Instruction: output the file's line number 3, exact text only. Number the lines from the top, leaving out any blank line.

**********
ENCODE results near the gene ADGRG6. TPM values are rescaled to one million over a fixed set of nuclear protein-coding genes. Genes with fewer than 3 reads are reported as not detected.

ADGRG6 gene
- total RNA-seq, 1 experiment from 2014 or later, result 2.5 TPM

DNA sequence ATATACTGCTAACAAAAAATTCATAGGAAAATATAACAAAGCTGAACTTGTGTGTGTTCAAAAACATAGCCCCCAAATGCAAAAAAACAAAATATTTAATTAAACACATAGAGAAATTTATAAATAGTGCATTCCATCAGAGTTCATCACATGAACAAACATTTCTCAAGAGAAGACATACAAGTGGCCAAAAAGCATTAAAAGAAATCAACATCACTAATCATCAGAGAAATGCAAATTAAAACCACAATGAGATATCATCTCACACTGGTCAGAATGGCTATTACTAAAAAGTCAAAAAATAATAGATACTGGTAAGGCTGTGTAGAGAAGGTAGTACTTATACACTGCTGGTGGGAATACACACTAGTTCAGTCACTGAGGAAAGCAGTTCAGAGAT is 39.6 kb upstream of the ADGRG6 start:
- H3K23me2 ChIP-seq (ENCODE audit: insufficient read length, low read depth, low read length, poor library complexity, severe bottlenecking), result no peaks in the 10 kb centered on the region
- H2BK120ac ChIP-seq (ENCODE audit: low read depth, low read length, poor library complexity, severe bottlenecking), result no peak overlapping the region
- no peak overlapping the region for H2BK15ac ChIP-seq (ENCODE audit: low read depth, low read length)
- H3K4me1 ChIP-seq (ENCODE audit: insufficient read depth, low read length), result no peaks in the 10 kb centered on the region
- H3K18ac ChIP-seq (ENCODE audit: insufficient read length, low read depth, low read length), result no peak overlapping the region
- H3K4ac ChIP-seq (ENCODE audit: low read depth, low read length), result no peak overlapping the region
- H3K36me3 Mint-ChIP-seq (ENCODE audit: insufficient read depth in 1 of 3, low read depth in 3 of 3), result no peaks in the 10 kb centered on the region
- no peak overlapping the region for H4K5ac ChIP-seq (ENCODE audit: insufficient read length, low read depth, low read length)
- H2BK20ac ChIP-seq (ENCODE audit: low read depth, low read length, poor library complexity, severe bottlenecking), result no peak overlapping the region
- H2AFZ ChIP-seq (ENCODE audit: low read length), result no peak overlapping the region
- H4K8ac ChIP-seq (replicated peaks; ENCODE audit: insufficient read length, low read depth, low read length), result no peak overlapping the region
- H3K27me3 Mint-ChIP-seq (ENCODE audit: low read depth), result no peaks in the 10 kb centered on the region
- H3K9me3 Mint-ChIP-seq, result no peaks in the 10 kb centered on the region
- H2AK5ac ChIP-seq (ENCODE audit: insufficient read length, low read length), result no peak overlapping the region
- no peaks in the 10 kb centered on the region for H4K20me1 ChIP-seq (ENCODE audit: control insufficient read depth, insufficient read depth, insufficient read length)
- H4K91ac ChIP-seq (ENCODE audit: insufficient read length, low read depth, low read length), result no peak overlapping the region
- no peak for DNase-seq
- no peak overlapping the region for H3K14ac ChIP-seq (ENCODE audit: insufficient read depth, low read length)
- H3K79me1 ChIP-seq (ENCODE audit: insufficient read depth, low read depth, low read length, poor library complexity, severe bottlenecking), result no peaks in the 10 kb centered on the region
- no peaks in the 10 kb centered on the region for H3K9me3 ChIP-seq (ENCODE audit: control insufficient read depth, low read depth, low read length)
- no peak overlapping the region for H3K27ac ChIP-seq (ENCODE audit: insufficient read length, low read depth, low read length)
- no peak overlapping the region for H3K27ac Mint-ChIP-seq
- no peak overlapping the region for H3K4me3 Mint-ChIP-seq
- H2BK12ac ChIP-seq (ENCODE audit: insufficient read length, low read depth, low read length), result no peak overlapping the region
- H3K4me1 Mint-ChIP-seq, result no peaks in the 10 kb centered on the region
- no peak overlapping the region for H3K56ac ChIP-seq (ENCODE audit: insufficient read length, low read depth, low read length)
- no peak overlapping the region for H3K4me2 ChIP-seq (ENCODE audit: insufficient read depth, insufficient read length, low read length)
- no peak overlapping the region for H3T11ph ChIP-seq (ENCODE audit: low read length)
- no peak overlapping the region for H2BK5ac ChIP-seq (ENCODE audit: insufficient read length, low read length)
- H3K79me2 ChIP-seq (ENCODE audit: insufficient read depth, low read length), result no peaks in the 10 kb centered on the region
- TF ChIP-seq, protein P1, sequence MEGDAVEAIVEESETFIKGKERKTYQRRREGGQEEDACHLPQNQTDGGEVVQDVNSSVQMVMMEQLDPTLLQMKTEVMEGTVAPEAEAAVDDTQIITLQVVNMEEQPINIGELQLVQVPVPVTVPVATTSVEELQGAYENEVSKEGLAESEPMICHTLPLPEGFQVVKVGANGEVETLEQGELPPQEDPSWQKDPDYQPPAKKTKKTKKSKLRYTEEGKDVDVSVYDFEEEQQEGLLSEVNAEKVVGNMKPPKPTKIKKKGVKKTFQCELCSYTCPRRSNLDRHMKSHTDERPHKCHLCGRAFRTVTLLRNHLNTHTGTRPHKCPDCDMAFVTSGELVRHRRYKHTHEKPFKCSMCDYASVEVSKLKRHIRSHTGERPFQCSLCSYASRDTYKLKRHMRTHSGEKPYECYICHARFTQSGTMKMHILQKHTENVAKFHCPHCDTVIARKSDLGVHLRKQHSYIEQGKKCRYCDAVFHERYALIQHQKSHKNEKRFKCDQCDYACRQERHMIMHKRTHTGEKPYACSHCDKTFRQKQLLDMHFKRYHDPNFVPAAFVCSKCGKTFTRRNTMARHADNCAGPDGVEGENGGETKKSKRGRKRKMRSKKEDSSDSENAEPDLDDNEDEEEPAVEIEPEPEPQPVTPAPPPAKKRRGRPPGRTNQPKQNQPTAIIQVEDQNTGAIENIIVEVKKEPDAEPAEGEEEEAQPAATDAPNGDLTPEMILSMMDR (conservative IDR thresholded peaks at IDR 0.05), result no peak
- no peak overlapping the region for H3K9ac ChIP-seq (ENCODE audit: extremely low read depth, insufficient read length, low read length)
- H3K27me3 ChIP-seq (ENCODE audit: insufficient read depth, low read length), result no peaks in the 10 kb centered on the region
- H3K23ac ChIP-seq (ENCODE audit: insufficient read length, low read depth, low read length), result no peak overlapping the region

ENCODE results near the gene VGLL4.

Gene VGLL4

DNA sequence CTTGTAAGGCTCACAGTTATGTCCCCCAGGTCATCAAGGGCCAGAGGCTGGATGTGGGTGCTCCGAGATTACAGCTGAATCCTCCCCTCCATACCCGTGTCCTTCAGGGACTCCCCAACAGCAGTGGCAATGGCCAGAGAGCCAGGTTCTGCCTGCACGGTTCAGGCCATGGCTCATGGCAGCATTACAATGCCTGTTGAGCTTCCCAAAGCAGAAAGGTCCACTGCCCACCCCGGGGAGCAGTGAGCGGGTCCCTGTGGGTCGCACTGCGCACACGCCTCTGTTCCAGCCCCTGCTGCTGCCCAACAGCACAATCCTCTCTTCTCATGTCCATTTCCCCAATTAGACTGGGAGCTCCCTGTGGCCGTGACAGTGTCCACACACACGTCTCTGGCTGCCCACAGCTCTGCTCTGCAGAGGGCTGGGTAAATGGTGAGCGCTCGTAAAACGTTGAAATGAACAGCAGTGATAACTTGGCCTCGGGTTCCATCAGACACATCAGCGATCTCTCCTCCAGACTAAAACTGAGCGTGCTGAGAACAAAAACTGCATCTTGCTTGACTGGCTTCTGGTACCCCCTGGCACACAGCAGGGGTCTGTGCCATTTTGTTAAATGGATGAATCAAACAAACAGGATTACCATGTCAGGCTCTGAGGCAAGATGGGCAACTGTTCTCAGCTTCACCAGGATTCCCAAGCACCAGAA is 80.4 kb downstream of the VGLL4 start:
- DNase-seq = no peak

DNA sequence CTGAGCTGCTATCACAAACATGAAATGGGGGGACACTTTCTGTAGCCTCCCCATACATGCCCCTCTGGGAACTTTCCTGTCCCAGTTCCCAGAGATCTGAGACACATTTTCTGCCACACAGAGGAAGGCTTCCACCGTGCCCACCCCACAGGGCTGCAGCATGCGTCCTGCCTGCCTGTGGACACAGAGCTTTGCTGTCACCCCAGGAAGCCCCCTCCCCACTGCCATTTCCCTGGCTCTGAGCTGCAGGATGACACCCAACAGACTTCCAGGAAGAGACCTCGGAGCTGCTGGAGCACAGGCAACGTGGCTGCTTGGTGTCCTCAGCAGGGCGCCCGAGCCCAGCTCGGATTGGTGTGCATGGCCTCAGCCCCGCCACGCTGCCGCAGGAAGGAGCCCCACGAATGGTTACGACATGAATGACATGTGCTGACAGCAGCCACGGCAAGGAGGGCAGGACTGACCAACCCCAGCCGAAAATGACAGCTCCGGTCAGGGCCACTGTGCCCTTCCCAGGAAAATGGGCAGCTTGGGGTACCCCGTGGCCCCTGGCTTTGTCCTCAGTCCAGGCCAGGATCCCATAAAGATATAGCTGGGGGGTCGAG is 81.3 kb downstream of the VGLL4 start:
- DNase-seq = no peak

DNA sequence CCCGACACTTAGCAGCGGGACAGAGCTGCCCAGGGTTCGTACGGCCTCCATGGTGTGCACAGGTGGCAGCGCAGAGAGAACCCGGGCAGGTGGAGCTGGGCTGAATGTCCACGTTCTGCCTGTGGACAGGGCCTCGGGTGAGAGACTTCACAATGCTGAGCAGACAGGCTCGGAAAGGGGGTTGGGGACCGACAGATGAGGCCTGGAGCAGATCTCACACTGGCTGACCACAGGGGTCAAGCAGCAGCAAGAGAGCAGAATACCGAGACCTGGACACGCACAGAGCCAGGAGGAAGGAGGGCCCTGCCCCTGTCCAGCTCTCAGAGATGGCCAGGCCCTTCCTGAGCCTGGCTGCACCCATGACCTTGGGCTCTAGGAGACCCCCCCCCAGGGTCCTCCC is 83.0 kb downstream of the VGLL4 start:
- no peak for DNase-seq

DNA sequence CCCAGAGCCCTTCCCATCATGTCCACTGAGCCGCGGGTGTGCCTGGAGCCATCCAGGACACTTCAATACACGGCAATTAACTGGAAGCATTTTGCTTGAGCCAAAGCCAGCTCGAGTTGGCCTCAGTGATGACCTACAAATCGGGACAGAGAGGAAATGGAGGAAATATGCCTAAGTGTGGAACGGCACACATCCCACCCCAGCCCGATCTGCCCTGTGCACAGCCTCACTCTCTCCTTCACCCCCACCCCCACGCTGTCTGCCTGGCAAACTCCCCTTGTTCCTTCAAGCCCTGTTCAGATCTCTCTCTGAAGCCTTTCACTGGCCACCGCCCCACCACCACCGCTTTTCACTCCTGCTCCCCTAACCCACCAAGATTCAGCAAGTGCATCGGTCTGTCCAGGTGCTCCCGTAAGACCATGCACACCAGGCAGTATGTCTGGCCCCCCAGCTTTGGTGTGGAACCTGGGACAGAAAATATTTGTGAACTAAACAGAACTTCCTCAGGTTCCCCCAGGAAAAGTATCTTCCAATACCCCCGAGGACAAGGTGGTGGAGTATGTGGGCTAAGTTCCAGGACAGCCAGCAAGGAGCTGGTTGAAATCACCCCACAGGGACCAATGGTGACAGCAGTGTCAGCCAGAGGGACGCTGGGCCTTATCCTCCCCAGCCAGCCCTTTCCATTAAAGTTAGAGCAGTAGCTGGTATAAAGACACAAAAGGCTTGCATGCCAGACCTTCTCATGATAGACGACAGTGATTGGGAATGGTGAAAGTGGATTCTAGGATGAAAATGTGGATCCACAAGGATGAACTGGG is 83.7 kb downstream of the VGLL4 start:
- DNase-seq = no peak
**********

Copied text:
- total RNA-seq, 1 experiment from 2014 or later, result 2.5 TPM